Biomarkers predict response to pembrolizumab in head and neck squamous cell carcinoma
CHICAGO — PD-L1 expression and T-cell activated gene expression profile independently predicted response, PFS and OS among a cohort of patients with head and neck squamous cell carcinoma treated with single-agent pembrolizumab, according to study results presented at American Association for Cancer Research Annual Meeting.
Tumor mutational burden also predicted best overall response and PFS but not OS.
The predictive ability of these measures appeared generally similar regardless of HPV status.
“When used alone or jointly, these biomarkers may have utility for characterizing responses to anti-PD-1 therapy in HNSCC,” Tanguy Seiwert, MD, assistant professor in the department of medicine and associate director of the head and neck cancer program at University of Chicago, said during his presentation. “However, they are not perfect. outlier responses can still occur, suggesting additional biology or dynamic changes may contribute and will be important to study.”
Two established biomarkers predict response to anti-PD-1 therapies. They are PD-L1 expression by immunohistochemistry — used to predict whether certain patients with lung cancer or gastric cancer will respond to first-line pembrolizumab (Keytruda, Merck) — as well as microsatellite instability-high status, which is used across multiple tumor types.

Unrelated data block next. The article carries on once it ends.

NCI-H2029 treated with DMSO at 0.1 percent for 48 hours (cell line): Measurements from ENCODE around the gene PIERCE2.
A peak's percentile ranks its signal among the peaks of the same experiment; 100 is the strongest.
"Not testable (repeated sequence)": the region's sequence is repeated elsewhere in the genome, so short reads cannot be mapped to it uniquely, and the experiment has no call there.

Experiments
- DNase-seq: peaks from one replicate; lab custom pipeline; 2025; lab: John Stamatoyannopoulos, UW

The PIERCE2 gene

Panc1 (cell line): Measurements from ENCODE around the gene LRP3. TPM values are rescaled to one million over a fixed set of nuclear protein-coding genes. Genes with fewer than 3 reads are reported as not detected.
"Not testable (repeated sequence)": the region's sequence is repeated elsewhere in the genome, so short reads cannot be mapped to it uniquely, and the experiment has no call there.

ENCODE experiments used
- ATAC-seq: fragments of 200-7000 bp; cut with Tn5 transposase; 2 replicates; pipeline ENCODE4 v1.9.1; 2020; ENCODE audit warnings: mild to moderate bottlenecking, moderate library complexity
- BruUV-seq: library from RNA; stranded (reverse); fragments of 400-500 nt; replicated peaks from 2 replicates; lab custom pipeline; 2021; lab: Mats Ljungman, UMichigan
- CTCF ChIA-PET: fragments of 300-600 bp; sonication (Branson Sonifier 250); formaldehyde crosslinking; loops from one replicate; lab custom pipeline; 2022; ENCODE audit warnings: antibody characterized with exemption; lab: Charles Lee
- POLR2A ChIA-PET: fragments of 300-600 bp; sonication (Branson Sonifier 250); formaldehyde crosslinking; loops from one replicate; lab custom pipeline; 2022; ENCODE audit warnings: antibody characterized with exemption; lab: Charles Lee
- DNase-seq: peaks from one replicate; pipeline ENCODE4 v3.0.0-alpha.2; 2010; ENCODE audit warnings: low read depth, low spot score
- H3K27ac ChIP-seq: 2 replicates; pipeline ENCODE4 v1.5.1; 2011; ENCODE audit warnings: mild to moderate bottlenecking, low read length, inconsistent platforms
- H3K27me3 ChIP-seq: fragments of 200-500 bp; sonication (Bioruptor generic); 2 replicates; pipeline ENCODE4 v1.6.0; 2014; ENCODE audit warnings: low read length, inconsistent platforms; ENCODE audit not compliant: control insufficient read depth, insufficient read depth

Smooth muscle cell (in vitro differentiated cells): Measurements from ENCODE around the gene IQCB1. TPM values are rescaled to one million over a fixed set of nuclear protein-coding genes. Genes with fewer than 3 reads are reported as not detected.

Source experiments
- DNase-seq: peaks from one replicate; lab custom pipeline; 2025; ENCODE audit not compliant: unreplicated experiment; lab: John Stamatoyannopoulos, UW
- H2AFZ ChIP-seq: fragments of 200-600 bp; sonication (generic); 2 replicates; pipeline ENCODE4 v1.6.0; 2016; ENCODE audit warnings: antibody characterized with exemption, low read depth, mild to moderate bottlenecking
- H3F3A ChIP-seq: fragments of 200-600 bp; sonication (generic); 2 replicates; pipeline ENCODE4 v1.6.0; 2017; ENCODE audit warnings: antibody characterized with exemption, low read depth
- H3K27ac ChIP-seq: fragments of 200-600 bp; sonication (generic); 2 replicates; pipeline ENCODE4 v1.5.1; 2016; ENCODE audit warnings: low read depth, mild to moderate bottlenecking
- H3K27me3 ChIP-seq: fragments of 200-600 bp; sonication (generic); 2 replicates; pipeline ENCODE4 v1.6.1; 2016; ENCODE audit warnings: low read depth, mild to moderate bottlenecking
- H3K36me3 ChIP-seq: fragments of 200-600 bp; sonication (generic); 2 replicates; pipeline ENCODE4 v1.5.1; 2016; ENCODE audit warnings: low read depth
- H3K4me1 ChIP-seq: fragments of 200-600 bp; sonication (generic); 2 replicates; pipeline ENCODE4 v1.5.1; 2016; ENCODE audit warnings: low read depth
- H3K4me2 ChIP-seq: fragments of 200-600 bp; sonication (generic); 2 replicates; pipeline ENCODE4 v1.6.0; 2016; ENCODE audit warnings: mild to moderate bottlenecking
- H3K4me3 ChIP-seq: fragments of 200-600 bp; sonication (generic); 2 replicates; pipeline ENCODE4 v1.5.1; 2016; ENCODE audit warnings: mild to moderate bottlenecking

Other emerging biomarkers include tumor mutational burden and T-cell-activated gene expression profiles (GEP). Both have demonstrated potential to independently predict response to the anti-PD-1 monoclonal antibody pembrolizumab in multiple tumor types.
Seiwert and colleagues assessed the relationship between inflammatory biomarkers — such as PD-L1 expression and GEP — and tumor mutational burden with response to pembrolizumab among patients with HNSCC.
Researchers analyzed data from 415 patients enrolled in the KEYNOTE-012 trial (n = 261) or KN-55 trial (n = 154).
Of these, 258 patients (median age, 61 years; range, 25-90; 81% male) had tumors available for whole exome sequencing. The majority had ECOG performance status of 1 or 2 (69%), had metastatic staging (90%), and had undergone at least two prior treatments (71%).
Investigators assessed HPV status by p16 immunohistochemistry and whole exome sequencing. The two methods yielded “nearly identical” results, but Seiwert reported data based on whole exome sequencing, which identified 69% of patients as having HPV-negative disease.
Researchers used logistic regression to evaluate the relationship between the biomarkers and best overall response, and they used blinded Cox regression to assess PFS and OS. They adjusted for ECOG performance status and study cohort.
PD-L1 combined positive score (P < .0001) and GEP (P = .0012) appeared significantly associated with best overall response in the entire cohort, as well as for patients with HPV-positive disease. The associations among patients with HPV-negative disease appeared less robust, Seiwert said.